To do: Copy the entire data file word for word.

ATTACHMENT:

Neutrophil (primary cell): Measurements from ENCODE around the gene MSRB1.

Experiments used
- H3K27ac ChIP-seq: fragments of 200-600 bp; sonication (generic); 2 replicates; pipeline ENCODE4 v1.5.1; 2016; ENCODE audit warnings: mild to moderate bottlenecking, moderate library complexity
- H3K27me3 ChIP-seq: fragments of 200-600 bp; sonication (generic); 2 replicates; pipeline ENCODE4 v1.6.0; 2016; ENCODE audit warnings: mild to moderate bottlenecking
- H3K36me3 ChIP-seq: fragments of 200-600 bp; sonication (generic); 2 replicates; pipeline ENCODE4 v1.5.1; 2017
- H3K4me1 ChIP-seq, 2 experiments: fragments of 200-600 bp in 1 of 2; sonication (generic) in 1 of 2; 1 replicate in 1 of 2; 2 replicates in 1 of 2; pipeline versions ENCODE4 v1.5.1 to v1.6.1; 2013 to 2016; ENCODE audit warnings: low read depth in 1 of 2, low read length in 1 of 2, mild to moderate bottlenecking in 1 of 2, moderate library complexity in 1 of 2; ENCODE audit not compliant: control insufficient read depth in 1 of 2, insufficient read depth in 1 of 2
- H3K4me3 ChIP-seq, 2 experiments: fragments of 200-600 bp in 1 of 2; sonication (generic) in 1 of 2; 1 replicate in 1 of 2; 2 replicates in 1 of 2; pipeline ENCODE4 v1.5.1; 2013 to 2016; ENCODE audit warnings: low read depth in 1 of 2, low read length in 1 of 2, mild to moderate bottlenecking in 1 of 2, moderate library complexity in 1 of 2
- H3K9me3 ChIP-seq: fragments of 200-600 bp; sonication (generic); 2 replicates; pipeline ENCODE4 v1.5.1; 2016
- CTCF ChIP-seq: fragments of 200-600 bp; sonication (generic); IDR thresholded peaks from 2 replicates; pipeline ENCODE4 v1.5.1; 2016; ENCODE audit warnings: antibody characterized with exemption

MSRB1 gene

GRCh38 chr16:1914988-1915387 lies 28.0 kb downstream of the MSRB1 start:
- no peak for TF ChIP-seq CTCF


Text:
Neutrophil (primary cell): Measurements from ENCODE around the gene MSRB1.

Experiments used
- H3K27ac ChIP-seq: fragments of 200-600 bp; sonication (generic); 2 replicates; pipeline ENCODE4 v1.5.1; 2016; ENCODE audit warnings: mild to moderate bottlenecking, moderate library complexity
- H3K27me3 ChIP-seq: fragments of 200-600 bp; sonication (generic); 2 replicates; pipeline ENCODE4 v1.6.0; 2016; ENCODE audit warnings: mild to moderate bottlenecking
- H3K36me3 ChIP-seq: fragments of 200-600 bp; sonication (generic); 2 replicates; pipeline ENCODE4 v1.5.1; 2017
- H3K4me1 ChIP-seq, 2 experiments: fragments of 200-600 bp in 1 of 2; sonication (generic) in 1 of 2; 1 replicate in 1 of 2; 2 replicates in 1 of 2; pipeline versions ENCODE4 v1.5.1 to v1.6.1; 2013 to 2016; ENCODE audit warnings: low read depth in 1 of 2, low read length in 1 of 2, mild to moderate bottlenecking in 1 of 2, moderate library complexity in 1 of 2; ENCODE audit not compliant: control insufficient read depth in 1 of 2, insufficient read depth in 1 of 2
- H3K4me3 ChIP-seq, 2 experiments: fragments of 200-600 bp in 1 of 2; sonication (generic) in 1 of 2; 1 replicate in 1 of 2; 2 replicates in 1 of 2; pipeline ENCODE4 v1.5.1; 2013 to 2016; ENCODE audit warnings: low read depth in 1 of 2, low read length in 1 of 2, mild to moderate bottlenecking in 1 of 2, moderate library complexity in 1 of 2
- H3K9me3 ChIP-seq: fragments of 200-600 bp; sonication (generic); 2 replicates; pipeline ENCODE4 v1.5.1; 2016
- CTCF ChIP-seq: fragments of 200-600 bp; sonication (generic); IDR thresholded peaks from 2 replicates; pipeline ENCODE4 v1.5.1; 2016; ENCODE audit warnings: antibody characterized with exemption

MSRB1 gene

GRCh38 chr16:1914988-1915387 lies 28.0 kb downstream of the MSRB1 start:
- no peak for TF ChIP-seq CTCF